• Role of the executive in appointments: Judicial appointments is the joint responsibility of the Executive and the Judiciary, with neither body having primacy over the other.  The Constitution provides for appointment t by President after ‘consultation’ with the judiciary, instead of ‘concurrence’.  The present interpretation of the Constitution by the Supreme Court that requires the concurrence of the judiciary may be reversed.
  • Collegium versus Commission: over the decades, several high-level Commissions have examined this method of appointment of judges to the higher judiciary.  They have suggested that an independent body be set up to make recommendations for such appointments. For instance, the 2ndAdministrative Reforms Commission suggested:
    • Judiciary: CJI; [For HC judges: Chief Justice of the relevant High Court of that state]
    • Executive: Vice-President (Chairperson), PM, Law Minister, [For HC judges: Includes CM of the state]
    • Legislature: Speaker of Lok Sabha, Leaders of Opposition from both Houses of Parliament
  • Increase age of retirement:  The retirement age of SC judges may be increased to 67 years, and HC judges to 65 years.  This is based on increased life expectancy and is in line with international practice. This can prevent further vacancies from being added up due to the retirement of incumbent judges and attention can be focused on existing vacancies.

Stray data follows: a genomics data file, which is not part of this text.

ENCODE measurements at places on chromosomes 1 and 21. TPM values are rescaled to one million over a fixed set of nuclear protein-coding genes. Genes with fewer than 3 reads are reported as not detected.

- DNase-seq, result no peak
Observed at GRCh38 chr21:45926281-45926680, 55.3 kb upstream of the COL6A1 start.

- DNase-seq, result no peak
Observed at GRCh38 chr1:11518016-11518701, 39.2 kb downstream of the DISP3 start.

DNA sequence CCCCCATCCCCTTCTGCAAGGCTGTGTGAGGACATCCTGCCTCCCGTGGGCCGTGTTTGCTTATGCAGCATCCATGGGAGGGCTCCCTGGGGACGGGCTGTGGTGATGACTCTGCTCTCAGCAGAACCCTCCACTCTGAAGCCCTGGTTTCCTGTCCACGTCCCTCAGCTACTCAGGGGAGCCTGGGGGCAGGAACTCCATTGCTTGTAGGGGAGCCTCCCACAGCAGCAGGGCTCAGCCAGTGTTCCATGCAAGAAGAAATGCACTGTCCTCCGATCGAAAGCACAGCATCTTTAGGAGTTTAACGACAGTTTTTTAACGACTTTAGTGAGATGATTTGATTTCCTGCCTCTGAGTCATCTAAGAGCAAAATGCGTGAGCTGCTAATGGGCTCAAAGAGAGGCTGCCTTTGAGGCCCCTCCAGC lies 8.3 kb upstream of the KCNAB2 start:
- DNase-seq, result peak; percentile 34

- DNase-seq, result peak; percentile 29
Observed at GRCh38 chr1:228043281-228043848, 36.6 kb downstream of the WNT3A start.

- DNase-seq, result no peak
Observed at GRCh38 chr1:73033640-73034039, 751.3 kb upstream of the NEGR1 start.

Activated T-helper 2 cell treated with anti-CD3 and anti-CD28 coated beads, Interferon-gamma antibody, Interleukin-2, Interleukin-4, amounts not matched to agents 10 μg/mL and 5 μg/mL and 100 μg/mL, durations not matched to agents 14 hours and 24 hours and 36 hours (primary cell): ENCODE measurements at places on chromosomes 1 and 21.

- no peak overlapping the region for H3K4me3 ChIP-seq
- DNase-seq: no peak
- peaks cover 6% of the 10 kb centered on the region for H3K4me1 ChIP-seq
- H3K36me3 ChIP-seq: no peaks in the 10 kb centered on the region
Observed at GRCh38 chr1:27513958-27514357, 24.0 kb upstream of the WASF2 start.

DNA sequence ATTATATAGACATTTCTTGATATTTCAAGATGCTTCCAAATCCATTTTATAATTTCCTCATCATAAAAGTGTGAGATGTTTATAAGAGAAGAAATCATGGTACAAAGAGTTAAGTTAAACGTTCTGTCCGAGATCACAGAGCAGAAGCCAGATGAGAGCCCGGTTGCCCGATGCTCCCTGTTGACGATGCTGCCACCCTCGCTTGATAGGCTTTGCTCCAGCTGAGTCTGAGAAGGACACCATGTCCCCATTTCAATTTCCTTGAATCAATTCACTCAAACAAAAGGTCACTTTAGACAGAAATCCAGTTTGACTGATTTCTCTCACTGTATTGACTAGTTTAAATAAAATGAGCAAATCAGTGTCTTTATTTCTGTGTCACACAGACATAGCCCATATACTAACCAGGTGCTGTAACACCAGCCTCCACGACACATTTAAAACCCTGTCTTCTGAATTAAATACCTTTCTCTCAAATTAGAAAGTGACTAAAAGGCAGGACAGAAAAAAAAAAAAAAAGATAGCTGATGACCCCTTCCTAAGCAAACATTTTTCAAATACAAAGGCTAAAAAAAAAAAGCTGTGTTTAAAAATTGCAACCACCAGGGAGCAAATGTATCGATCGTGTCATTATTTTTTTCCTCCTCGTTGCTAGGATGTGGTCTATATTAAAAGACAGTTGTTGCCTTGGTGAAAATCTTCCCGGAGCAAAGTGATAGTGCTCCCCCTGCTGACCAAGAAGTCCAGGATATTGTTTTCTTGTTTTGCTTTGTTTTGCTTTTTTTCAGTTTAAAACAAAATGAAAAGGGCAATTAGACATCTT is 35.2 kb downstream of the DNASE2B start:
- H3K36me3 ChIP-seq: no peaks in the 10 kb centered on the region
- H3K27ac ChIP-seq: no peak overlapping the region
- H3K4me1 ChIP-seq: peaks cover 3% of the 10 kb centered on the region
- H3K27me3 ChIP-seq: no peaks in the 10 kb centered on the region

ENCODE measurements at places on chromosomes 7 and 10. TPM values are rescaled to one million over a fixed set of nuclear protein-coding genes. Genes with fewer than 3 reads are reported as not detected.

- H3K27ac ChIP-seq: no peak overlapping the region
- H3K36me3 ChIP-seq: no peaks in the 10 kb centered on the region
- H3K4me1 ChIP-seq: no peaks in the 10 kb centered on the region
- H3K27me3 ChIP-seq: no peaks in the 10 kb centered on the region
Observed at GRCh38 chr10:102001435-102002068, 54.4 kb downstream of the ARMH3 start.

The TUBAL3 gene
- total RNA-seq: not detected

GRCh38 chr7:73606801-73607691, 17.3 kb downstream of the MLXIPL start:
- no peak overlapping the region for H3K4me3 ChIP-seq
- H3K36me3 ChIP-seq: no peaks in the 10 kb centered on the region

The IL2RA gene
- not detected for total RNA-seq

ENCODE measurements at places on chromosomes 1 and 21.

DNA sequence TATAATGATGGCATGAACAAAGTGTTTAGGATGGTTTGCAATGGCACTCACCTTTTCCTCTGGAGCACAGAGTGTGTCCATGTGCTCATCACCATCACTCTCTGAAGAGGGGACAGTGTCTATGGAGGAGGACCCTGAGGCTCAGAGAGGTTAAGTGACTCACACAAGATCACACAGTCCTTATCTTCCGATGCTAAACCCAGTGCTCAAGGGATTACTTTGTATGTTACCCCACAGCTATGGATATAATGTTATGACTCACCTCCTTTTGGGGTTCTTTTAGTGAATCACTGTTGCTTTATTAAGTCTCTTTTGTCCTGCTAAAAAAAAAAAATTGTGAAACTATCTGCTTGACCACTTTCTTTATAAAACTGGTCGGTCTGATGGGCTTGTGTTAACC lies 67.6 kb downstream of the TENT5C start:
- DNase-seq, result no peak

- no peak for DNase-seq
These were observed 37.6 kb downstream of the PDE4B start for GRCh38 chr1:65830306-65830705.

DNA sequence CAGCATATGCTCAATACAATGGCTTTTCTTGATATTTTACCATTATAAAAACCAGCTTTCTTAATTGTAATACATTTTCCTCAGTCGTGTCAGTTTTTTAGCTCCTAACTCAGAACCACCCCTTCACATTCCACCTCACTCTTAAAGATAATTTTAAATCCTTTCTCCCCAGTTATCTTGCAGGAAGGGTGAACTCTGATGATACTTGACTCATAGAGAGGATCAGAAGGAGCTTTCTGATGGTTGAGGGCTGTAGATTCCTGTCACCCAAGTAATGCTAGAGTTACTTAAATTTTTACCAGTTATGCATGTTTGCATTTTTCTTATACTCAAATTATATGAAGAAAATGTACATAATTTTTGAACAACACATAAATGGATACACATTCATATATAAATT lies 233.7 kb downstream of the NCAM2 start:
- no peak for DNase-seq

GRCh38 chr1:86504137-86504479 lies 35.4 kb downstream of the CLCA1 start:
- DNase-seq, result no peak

• Minimum tenure:  Most Chief Justices of higher courts have short tenures, for about a year or so.  The Department of Justice may create a fixed minimum tenure for Chief Justices of higher courts. This enables the CJ of HC to have sufficient time to plan and implement judicial human resource management not only in their own HC but also in the lower judiciary.
  • National security and public interest:  The government proposes to decline the collegium’s recommendations for appointment on grounds of ‘national security’ and ‘larger public interest’.  These terms have also been proposed as parameters for appointments in the revised MoP.  If the government were to reject a candidate on these grounds, it would be similar to giving them a veto power, which is against the constitutional mandate.  The terms ‘national security’ and ‘larger public interest’, and the circumstances that would fall within their purview should be specified.
  • Shortlisting of names: The views of all judges in the court and the Bar Association must be taken in shortlisting of candidates.  All such names may be placed before the HC collegium, which will submit a final shortlist of names to the SC collegium and central government.  A cell in the Registry of the courts could maintain a computerized database of persons eligible for appointment as judges